When I did my degree, one of the lecturers in the ceramics department (I was in painting ) was Jim Robison, the way he works has stuck in my mind in terms of scale, but also remember him talk about references to landscape. Obviously I didn't realise at the time that I might start to explore similar concepts but I think I may well learn something from his approach so may well look into a workshop with him later. Jim says;
'Current work is influenced by history, environment and process:
History - as found in geology, (natural processes of rock formation and weathering), and man's activities (structures, buildings and social events).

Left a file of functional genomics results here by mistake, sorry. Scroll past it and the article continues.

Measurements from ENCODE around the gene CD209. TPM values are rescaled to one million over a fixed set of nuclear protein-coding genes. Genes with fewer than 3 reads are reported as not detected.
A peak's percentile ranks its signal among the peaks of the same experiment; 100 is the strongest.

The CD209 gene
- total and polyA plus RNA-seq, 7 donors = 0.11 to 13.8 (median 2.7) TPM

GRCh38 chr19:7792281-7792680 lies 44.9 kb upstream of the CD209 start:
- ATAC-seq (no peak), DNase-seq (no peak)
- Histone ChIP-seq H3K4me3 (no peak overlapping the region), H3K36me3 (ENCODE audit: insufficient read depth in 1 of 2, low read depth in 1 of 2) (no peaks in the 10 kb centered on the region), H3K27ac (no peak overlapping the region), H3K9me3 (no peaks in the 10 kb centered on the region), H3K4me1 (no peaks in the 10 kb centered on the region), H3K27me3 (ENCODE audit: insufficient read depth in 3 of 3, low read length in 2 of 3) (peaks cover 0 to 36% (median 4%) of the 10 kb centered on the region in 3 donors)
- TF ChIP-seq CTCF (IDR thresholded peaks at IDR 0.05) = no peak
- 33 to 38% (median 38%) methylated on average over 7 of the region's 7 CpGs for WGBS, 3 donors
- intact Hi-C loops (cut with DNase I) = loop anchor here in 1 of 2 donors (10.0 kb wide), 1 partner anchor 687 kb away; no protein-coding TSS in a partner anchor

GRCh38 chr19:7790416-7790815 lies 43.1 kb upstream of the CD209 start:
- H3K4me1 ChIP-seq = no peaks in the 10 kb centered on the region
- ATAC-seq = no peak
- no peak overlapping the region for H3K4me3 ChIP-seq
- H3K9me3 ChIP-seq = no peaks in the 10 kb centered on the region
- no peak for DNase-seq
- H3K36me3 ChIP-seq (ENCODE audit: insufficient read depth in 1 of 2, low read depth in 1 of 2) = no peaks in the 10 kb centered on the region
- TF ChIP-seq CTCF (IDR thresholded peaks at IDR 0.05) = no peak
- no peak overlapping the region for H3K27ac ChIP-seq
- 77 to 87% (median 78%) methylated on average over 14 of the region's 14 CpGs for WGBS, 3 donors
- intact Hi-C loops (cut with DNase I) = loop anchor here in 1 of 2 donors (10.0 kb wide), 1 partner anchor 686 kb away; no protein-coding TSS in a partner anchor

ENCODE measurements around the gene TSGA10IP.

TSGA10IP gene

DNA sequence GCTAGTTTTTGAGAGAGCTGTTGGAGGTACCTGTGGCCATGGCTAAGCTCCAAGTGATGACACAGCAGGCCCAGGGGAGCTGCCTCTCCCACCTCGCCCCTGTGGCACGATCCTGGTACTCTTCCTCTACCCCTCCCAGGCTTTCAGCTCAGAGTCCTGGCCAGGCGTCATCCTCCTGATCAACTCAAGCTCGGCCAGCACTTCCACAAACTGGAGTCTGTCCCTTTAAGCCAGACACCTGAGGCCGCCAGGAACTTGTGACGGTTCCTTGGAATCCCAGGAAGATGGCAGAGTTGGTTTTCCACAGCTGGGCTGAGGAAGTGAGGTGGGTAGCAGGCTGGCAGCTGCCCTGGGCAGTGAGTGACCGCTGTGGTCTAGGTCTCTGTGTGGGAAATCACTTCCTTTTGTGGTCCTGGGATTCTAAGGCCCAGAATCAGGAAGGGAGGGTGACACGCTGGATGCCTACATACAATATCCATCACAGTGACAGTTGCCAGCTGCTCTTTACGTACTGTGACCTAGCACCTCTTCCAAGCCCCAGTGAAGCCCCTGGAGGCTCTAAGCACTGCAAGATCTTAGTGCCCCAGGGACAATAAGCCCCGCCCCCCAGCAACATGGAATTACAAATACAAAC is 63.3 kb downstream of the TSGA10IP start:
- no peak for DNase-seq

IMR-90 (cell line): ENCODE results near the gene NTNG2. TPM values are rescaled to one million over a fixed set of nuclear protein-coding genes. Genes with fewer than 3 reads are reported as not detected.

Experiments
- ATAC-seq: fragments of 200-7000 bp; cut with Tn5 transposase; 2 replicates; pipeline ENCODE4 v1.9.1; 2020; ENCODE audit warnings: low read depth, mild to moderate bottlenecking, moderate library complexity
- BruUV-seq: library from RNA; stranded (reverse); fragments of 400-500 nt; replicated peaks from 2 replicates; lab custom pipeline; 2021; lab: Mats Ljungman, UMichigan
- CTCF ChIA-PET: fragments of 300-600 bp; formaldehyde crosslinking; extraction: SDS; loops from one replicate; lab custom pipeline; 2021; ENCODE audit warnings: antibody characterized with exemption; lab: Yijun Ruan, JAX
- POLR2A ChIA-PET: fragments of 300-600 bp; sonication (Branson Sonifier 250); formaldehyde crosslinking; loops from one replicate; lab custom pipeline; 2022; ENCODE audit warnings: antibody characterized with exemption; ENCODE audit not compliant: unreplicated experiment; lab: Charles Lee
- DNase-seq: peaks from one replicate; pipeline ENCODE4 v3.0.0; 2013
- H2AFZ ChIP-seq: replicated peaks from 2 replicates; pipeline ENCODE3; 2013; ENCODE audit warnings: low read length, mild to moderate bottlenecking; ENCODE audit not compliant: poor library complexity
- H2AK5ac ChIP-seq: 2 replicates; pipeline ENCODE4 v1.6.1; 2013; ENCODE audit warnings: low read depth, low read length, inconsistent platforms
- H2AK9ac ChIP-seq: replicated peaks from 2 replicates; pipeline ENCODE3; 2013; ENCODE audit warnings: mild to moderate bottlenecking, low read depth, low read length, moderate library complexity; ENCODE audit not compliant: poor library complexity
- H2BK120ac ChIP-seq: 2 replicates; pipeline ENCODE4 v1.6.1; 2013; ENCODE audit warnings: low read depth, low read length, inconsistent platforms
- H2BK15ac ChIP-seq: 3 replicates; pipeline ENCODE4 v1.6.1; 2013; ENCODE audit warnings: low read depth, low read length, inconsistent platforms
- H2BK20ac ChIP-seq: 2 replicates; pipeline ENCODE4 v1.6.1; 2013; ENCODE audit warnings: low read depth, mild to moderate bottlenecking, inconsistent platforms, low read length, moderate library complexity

Environmental influences include the shape, colour and texture of surroundings, to which my Pennine Mountain location contributes much (particularly the dark dry stone walls and the patterns created upon the bright green fields).
Process refers to both the act of making (what happens during the manipulation of clay, slip, and glaze - always with one eye on the possible effects of firing!) and an awareness of the passage of time, changes that occur with events of nature and history. Individual slab pieces are created through a process, which includes using an antique mangle to roll and re-roll prepared sheets of clay. This creates broken edges and areas, which are stretched and stressed, generating their own feeling of history,